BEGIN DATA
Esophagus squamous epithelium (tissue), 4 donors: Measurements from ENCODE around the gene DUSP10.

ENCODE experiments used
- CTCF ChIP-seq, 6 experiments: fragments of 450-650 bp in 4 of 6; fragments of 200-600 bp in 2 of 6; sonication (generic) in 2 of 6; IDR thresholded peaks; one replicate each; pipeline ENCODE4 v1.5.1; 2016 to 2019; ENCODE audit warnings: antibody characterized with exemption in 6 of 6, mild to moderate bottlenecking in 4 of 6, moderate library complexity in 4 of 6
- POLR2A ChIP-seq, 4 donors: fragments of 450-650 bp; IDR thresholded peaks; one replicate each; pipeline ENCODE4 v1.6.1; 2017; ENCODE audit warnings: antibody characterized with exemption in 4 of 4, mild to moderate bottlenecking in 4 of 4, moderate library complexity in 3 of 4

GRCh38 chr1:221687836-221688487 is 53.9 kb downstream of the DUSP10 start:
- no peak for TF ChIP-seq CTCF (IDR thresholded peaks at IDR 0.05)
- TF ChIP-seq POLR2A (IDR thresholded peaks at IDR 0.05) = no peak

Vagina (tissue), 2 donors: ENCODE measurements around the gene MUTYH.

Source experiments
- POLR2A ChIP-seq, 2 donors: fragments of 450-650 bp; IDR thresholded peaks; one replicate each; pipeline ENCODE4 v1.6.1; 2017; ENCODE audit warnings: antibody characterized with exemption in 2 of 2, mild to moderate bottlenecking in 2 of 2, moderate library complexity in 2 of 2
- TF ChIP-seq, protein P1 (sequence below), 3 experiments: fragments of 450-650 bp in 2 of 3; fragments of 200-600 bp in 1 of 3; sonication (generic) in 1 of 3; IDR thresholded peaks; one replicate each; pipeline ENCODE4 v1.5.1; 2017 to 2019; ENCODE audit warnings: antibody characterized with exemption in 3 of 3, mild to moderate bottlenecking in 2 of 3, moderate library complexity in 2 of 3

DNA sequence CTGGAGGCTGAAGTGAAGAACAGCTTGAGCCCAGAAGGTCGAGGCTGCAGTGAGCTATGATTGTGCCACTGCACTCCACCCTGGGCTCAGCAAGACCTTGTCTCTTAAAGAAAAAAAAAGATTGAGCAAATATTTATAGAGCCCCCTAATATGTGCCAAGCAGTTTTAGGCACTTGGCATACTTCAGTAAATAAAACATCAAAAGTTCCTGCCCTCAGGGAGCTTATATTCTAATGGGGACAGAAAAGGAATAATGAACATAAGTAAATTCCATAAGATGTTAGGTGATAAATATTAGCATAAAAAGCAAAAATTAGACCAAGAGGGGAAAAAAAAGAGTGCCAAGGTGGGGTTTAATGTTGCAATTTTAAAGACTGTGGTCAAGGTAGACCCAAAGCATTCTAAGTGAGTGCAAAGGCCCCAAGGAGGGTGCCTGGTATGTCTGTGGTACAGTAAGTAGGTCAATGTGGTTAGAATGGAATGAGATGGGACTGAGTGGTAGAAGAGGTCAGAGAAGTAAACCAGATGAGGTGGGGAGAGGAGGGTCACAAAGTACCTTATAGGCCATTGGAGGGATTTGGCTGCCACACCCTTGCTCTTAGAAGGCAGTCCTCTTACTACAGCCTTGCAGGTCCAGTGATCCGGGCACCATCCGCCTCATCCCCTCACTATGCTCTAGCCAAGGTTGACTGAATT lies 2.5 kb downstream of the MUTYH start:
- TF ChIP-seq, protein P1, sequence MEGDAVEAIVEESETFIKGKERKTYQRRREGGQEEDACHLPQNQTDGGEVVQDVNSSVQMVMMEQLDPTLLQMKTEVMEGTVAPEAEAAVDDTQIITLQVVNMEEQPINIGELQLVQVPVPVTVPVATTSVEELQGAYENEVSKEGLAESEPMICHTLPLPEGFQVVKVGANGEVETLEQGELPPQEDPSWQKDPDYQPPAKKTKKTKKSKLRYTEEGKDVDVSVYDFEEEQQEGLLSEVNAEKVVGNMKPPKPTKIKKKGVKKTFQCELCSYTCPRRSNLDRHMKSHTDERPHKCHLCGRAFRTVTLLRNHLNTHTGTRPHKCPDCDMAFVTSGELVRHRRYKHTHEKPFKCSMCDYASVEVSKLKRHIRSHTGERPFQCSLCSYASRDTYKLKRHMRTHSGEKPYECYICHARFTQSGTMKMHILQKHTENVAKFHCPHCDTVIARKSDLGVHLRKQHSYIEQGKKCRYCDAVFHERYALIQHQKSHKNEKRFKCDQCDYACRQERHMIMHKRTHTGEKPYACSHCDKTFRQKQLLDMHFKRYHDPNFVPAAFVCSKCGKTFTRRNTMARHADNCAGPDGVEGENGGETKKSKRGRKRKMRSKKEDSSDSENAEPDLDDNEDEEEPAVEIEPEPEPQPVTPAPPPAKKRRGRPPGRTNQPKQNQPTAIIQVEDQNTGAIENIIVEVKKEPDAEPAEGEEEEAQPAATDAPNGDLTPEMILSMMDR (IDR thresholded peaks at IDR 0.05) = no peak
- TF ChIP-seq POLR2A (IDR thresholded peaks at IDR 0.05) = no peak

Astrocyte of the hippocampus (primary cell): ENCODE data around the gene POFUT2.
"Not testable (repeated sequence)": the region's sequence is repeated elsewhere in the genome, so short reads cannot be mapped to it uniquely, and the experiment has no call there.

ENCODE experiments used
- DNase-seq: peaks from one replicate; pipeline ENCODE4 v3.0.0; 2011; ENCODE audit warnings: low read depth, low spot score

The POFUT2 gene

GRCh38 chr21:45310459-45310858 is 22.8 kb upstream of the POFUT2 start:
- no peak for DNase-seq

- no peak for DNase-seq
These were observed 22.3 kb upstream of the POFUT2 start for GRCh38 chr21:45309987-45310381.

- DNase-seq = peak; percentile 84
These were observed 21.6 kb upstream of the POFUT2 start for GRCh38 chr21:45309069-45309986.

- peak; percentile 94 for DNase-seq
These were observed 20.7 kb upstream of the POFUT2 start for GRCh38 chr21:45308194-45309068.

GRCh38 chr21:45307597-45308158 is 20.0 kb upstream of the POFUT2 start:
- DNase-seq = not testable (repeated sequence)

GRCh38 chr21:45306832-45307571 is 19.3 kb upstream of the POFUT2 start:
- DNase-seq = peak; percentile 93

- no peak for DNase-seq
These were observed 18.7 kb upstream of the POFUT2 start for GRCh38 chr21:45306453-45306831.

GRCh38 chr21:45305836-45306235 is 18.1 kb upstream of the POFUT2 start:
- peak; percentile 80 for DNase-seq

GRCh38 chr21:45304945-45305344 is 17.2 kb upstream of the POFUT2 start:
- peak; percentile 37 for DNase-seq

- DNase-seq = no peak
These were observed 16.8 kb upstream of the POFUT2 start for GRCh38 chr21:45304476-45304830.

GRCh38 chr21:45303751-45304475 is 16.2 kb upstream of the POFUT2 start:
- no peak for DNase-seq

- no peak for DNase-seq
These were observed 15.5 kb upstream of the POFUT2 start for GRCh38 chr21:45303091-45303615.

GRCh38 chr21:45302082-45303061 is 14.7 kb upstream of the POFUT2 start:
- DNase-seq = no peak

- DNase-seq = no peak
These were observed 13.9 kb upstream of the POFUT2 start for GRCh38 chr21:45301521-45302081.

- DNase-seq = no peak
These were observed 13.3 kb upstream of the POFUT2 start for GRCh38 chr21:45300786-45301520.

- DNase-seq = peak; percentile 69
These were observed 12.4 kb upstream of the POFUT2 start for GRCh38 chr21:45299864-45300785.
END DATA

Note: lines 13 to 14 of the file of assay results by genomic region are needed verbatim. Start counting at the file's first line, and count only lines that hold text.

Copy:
- TF ChIP-seq, protein P1, sequence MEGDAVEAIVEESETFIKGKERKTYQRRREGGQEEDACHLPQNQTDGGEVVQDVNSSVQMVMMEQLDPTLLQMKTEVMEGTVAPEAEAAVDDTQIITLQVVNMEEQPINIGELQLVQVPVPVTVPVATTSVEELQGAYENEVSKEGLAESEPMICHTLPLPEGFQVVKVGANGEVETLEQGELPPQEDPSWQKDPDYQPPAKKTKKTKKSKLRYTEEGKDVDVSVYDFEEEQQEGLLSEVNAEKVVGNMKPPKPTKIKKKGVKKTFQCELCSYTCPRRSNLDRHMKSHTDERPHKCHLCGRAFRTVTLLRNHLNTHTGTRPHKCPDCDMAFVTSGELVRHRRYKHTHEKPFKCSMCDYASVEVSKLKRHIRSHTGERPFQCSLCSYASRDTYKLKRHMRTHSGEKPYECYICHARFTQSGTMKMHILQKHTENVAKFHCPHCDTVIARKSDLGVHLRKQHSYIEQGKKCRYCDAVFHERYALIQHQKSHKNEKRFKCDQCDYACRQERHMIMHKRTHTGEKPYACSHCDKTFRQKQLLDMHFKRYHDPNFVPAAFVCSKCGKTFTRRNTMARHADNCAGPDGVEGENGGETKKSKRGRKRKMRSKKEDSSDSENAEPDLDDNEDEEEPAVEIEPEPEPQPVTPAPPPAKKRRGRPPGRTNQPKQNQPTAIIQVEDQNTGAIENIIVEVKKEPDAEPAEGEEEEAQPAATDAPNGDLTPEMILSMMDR (IDR thresholded peaks at IDR 0.05) = no peak
- TF ChIP-seq POLR2A (IDR thresholded peaks at IDR 0.05) = no peak